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A female math instructor is at a chalkboard that has some algebraic equations written on it. She is pointing at someone who is not seen.
Will AI play a bigger professional development role for schoolteachers? Dann Tardif via Getty Images

AI can teach math teachers how to improve student skills

When middle school math teachers completed an online professional development program that uses artificial intelligence to improve their math knowledge and teaching skills, their students’ math performance improved.

My colleagues and I developed this online professional development program, which relies on a virtual facilitator that can – among other things – present problems to the teacher around teaching math and provide feedback on the teacher’s answers.

Our goal was to enhance teachers’ mastery of knowledge and skills required to teach math effectively. These include understanding why the mathematical rules and procedures taught in school work. The program also focuses on common struggles students have as they learn a particular math concept, and how to use instructional tools and strategies to help them overcome these struggles.

We then conducted an experiment in which 53 middle school math teachers were randomly assigned to either this AI-based professional development or no additional training. On average, teachers spent 11 hours to complete the program. We then gave 1,727 of their students a math test. While students of these two groups of teachers started off with no difference in their math performance, the students taught by teachers who completed the program increased their mathematics performance by 0.18 of a standard deviation more on average. This is a statistically significant gain that is equal to the average math performance difference between sixth and seventh graders in the study.

Our project was funded by the Institute of Education Sciences, the research arm of the U.S. Department of Education.

Computer screen posing a math problem
Sample activity from the program. University of Southern California, CC BY-NC-ND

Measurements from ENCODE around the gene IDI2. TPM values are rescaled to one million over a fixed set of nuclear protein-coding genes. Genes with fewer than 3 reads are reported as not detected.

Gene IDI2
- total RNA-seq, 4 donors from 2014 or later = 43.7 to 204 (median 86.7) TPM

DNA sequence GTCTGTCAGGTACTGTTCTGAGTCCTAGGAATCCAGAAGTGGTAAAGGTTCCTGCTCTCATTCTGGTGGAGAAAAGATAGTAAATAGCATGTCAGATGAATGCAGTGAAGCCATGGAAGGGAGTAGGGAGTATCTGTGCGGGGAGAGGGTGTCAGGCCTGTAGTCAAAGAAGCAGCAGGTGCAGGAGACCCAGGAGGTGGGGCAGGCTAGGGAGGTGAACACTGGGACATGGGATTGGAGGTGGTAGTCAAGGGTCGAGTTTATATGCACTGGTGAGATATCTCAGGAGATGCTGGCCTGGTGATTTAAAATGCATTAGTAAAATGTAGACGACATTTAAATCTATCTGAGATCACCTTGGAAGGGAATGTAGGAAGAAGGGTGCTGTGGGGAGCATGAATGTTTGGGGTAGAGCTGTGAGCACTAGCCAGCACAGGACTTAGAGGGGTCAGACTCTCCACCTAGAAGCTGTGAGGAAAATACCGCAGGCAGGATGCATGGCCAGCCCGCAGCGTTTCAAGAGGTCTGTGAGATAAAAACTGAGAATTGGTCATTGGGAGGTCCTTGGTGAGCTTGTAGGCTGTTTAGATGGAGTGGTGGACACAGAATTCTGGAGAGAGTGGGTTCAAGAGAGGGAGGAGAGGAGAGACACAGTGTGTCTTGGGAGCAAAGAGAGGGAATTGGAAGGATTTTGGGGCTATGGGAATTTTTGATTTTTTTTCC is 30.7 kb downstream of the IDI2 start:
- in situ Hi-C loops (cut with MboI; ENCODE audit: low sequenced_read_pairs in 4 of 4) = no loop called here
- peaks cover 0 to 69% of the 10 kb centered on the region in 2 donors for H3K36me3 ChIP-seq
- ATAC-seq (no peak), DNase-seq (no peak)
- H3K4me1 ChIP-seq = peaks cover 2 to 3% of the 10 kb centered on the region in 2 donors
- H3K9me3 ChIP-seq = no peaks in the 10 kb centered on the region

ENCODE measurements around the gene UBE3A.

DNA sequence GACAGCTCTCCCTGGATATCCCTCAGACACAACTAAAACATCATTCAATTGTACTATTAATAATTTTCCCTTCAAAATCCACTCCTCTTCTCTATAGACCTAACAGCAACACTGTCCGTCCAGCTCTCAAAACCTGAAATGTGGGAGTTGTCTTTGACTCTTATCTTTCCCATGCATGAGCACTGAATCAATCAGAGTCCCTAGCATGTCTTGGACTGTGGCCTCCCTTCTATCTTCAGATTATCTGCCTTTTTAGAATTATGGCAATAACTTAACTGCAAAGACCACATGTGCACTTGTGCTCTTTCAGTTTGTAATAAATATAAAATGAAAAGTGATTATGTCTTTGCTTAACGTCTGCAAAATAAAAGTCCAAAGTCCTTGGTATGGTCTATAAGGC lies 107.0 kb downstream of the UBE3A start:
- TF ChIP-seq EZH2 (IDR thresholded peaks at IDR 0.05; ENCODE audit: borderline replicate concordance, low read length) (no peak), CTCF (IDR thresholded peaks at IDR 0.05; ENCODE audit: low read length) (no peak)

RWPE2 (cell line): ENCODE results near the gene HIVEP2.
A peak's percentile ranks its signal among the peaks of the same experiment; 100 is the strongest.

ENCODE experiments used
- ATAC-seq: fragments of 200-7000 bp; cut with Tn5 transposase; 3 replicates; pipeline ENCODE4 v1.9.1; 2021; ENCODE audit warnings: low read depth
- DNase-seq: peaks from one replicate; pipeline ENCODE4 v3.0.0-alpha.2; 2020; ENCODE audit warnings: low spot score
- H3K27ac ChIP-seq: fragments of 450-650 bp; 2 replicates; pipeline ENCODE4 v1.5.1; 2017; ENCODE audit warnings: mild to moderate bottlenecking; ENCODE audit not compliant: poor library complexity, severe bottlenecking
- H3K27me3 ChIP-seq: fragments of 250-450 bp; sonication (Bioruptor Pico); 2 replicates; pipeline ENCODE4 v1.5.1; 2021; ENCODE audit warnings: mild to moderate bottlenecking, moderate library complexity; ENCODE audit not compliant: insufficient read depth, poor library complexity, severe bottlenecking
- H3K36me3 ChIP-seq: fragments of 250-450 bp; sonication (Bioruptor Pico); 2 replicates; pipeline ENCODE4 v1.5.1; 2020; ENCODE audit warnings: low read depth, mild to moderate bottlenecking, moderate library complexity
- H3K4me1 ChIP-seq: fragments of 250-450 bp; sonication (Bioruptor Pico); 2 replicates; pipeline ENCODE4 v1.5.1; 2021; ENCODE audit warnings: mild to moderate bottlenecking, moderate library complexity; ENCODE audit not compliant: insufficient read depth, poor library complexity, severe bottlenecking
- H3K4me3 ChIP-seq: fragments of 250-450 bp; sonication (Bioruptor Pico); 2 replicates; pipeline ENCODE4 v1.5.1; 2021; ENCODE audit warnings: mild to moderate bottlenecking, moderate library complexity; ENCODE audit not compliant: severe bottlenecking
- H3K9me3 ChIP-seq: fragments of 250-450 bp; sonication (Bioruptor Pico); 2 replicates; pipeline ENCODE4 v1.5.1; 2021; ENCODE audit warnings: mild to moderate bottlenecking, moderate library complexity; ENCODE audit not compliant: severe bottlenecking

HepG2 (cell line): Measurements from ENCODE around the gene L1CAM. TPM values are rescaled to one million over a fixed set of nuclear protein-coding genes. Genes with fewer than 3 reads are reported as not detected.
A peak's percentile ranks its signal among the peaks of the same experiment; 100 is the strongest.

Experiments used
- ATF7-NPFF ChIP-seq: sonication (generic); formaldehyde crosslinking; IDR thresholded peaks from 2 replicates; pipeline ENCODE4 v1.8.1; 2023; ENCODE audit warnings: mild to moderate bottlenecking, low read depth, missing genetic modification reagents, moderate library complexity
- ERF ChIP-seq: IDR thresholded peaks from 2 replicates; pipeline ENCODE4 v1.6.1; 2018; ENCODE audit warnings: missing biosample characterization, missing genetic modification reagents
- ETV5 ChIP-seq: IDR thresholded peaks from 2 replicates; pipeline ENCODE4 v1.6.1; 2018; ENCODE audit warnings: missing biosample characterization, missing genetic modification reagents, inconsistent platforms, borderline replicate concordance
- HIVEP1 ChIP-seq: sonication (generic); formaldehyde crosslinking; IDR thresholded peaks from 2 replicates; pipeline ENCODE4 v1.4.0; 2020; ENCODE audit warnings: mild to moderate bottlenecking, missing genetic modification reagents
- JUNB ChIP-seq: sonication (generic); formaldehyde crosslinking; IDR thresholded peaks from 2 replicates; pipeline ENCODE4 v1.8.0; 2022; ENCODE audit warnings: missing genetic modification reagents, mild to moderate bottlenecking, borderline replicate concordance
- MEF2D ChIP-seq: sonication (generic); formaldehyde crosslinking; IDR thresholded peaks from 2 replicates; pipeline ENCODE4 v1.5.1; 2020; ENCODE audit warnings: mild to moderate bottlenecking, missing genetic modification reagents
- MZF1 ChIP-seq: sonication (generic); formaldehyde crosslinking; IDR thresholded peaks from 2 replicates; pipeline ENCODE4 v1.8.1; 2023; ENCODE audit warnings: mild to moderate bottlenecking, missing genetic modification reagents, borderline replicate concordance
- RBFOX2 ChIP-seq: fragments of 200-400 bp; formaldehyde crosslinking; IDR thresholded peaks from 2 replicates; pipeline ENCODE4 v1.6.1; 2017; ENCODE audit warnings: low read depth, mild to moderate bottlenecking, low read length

Why it matters

This study demonstrates the potential for using AI technologies to create effective, widely accessible professional development for teachers. This is important because teachers often have limited access to high-quality professional development programs to improve their knowledge and teaching skills. Time conflicts or living in rural areas that are far from in-person professional development programs can prevent teachers from receiving the support they need.

Additionally, many existing in-person professional development programs for teachers have been shown to enhance participants’ teaching knowledge and practices but to have little impact on student achievement.

Effective professional development programs include opportunities for teachers to solve problems, analyze students’ work and observe teaching practices. Teachers also receive real-time support from the program facilitators. This is often a challenge for asynchronous online programs.

Our program addresses the limitations of asynchronous programs because the AI-supported virtual facilitator acts as a human instructor. It gives teachers authentic teaching activities to work on, asks questions to gauge their understanding and provides real-time feedback and guidance.

What’s next

Advancements in AI technologies will allow researchers to develop more interactive, personalized learning environments for teachers. For example, the language processing systems used in generative AI programs such as ChatGPT can improve the ability of these programs to analyze teachers’ responses more accurately and provide more personalized learning opportunities. Also, AI technologies can be used to develop new learning materials so that programs similar to ours can be developed faster.

More importantly, AI-based professional development programs can collect rich, real-time interaction data. Such data makes it possible to investigate how learning from professional development occurs and therefore how programs can be made more effective. Despite billions of dollars being spent each year on professional development for teachers, research suggests that how teachers learn through professional development is not yet well understood.

The Research Brief is a short take on interesting academic work.

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